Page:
Tonight I took part in a gathering of activists who want to see a FREE HAWAII, meaning, a Hawaii with the freedom to self-rule as the Sovereign Kingdom of Hawaii. In the room are activists who have gone through numerous arrests, some serving prison time, others still battling in court. They are warriors who have sacrificed of their comfort, safety, and reputation for the love of their nation and people. They are a people filled with aloha.
What is aloha? Who can describe it? We often say aloha is love, aloha is a greeting, aloha is consideration. But how is aloha expressed? Only as it is expressed can it be truly known. One of the courageous activist uncles took time after the meeting tonight to paint a beautiful picture of what aloha is.
In Hawaii, he explained, you have family, neighbors, and friends. Everyone is valuable and important. When you come into a room and find a mess, you clean it up, because the next person to come in will be your family, neighbor, or your friend. When someone is in need, you serve them because they are your family, neighbor or friend. There were no kapuna (elders) in the old Hawaii who went hungry because the people felt it was their kuliana (responsibility) to care for all of their kapuna. It is a community of caring, sharing, and serving: aloha.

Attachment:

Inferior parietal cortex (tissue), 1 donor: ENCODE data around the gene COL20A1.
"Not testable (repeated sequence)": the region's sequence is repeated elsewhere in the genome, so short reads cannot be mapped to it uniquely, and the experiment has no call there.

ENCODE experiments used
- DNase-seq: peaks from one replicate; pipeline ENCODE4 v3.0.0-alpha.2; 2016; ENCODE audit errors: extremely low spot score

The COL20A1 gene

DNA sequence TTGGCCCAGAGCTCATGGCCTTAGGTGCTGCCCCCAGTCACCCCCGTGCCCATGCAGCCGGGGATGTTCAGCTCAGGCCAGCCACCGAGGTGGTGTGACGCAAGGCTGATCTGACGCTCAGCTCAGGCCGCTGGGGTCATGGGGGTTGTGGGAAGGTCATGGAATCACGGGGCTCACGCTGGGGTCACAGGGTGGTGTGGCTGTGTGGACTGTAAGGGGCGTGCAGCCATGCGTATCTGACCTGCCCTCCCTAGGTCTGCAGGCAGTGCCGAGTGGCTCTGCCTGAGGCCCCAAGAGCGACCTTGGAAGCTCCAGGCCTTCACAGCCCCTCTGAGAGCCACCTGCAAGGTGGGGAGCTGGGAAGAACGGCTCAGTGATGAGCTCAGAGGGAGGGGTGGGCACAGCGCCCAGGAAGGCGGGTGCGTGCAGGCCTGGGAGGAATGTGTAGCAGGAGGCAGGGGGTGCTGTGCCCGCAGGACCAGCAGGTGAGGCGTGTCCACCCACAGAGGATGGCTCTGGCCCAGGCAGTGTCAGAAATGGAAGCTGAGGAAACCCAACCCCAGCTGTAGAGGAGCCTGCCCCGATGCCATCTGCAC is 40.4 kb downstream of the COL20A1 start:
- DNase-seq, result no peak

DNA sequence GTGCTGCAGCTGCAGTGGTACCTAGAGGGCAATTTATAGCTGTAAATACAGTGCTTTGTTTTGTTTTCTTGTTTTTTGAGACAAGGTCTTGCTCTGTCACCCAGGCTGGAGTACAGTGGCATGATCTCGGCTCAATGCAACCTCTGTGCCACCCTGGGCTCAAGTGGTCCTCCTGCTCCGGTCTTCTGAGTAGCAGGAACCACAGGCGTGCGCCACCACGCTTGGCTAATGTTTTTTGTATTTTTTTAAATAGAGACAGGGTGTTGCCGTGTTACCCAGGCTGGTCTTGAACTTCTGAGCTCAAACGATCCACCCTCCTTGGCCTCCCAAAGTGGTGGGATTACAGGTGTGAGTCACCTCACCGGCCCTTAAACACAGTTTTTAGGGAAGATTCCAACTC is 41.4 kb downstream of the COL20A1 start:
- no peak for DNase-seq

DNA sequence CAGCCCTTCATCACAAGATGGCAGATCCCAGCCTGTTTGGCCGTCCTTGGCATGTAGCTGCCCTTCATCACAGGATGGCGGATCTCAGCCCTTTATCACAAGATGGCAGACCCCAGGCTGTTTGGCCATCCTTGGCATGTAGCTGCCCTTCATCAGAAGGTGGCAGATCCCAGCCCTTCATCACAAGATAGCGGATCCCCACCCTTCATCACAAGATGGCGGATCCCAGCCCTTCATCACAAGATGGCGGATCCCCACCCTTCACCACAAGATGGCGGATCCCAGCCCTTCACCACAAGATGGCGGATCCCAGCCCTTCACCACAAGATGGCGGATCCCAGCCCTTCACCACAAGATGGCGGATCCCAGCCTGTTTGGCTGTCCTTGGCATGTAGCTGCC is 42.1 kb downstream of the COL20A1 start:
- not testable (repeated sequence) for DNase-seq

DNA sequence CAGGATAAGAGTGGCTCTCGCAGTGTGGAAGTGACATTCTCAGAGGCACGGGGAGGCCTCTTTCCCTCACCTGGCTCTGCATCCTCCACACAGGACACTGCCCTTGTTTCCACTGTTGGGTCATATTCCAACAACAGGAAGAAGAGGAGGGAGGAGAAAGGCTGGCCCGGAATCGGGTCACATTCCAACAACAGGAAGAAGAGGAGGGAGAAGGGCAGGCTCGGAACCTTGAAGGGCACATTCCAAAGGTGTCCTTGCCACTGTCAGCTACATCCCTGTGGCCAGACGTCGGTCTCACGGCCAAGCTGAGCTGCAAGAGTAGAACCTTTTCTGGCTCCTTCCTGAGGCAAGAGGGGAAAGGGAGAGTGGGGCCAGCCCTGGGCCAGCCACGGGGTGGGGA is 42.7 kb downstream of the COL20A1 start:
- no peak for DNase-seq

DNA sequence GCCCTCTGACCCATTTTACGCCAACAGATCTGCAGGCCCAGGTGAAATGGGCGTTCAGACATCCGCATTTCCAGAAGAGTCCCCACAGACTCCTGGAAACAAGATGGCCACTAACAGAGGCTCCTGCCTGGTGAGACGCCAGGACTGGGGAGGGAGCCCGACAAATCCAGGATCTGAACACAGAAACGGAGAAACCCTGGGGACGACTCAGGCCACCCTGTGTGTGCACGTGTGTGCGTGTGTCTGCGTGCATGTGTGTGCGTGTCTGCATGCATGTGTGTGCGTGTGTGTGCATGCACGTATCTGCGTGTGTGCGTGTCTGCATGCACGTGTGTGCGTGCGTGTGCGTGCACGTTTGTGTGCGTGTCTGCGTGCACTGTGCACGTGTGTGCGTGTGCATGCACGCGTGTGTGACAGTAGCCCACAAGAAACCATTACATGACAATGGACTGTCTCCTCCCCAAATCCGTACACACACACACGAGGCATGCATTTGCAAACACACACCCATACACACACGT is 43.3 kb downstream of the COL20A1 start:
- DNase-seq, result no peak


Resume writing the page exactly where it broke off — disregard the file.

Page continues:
In this beautiful community, what was important? What constituted wealth? In the words of this wizened uncle, the Hawaiian people did not treasure possessions. If someone had a bunch of kalo (taro root, the Hawaiian staple food), he could amass this in his house and appear wealthy, but three days later, his taro would be rotten. Or, a Hawaiian man could gather a bunch of dried fish into his house and appear wealthy, but then he would also collect all the rats on the island! No, what Hawaiians consider wealth, is the extent to which they can serve others, welcoming them into their homes, feeding and caring for them.
I couldn’t help but marvel. This beautiful life of service reflects the heart of our God who loves to pour out gifts on his children. It is his delight to supply all of our needs. And above all the good things he has given us, he gave us his son as a sacrifice for all of our wrongs against him. He took what was most precious to him and relinquished to us, his greatest gift ever: Jesus. Aloha is serving, giving, and loving to the hilt.
Now I understand why Hawaii feels so different than any place in the world. The people carry aloha, and they live it. It is real, not just words. Often, people who love, sacrifice, and serve this much are considered soft or weak and are easily taken advantage of. Their greatest strength is taken as weakness and exploited, commodified, and sold. But as much as hula, luaus, and lei can be marketed to tourists in plastic wrapping at exorbitant prices, aloha cannot be sold. It is this aloha that preserves the beauty of this culture that so uniquely reflects God’s heart. And it is this aloha that will usher in the restoration of the Kingdom of Hawaii and the Kingdom of Heaven.